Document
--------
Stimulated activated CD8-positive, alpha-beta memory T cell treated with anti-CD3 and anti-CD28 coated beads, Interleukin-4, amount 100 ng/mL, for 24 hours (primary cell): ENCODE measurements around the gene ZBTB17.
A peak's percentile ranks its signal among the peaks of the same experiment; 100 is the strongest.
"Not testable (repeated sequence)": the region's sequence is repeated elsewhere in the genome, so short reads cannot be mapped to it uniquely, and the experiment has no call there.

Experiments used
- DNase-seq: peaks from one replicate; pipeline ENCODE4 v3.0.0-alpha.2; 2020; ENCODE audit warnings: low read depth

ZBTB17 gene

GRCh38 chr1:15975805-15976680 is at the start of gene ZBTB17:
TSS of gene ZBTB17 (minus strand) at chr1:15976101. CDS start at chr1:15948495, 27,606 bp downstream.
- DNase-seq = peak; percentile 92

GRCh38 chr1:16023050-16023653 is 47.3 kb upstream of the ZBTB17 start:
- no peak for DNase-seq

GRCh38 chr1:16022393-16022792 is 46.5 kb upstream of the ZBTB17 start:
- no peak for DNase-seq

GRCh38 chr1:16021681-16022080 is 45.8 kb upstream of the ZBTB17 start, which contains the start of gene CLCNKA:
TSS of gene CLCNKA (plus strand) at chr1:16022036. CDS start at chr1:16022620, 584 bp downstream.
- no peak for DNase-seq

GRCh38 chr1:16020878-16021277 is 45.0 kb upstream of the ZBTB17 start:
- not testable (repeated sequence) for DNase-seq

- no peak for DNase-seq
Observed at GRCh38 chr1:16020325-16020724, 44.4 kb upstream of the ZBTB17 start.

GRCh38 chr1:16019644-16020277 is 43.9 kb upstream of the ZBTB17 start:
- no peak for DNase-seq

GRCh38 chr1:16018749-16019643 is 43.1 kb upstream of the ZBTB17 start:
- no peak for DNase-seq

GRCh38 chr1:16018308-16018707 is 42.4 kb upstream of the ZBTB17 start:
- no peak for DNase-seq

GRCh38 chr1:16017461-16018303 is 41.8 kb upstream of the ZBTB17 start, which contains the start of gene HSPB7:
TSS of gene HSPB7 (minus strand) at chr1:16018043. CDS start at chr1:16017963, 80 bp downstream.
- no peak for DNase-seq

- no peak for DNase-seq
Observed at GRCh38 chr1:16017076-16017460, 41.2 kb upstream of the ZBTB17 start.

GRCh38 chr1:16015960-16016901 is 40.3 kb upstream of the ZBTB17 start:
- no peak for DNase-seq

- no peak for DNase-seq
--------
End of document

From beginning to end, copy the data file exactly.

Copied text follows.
Stimulated activated CD8-positive, alpha-beta memory T cell treated with anti-CD3 and anti-CD28 coated beads, Interleukin-4, amount 100 ng/mL, for 24 hours (primary cell): ENCODE measurements around the gene ZBTB17.
A peak's percentile ranks its signal among the peaks of the same experiment; 100 is the strongest.
"Not testable (repeated sequence)": the region's sequence is repeated elsewhere in the genome, so short reads cannot be mapped to it uniquely, and the experiment has no call there.

Experiments used
- DNase-seq: peaks from one replicate; pipeline ENCODE4 v3.0.0-alpha.2; 2020; ENCODE audit warnings: low read depth

ZBTB17 gene

GRCh38 chr1:15975805-15976680 is at the start of gene ZBTB17:
TSS of gene ZBTB17 (minus strand) at chr1:15976101. CDS start at chr1:15948495, 27,606 bp downstream.
- DNase-seq = peak; percentile 92

GRCh38 chr1:16023050-16023653 is 47.3 kb upstream of the ZBTB17 start:
- no peak for DNase-seq

GRCh38 chr1:16022393-16022792 is 46.5 kb upstream of the ZBTB17 start:
- no peak for DNase-seq

GRCh38 chr1:16021681-16022080 is 45.8 kb upstream of the ZBTB17 start, which contains the start of gene CLCNKA:
TSS of gene CLCNKA (plus strand) at chr1:16022036. CDS start at chr1:16022620, 584 bp downstream.
- no peak for DNase-seq

GRCh38 chr1:16020878-16021277 is 45.0 kb upstream of the ZBTB17 start:
- not testable (repeated sequence) for DNase-seq

- no peak for DNase-seq
Observed at GRCh38 chr1:16020325-16020724, 44.4 kb upstream of the ZBTB17 start.

GRCh38 chr1:16019644-16020277 is 43.9 kb upstream of the ZBTB17 start:
- no peak for DNase-seq

GRCh38 chr1:16018749-16019643 is 43.1 kb upstream of the ZBTB17 start:
- no peak for DNase-seq

GRCh38 chr1:16018308-16018707 is 42.4 kb upstream of the ZBTB17 start:
- no peak for DNase-seq

GRCh38 chr1:16017461-16018303 is 41.8 kb upstream of the ZBTB17 start, which contains the start of gene HSPB7:
TSS of gene HSPB7 (minus strand) at chr1:16018043. CDS start at chr1:16017963, 80 bp downstream.
- no peak for DNase-seq

- no peak for DNase-seq
Observed at GRCh38 chr1:16017076-16017460, 41.2 kb upstream of the ZBTB17 start.

GRCh38 chr1:16015960-16016901 is 40.3 kb upstream of the ZBTB17 start:
- no peak for DNase-seq

- no peak for DNase-seq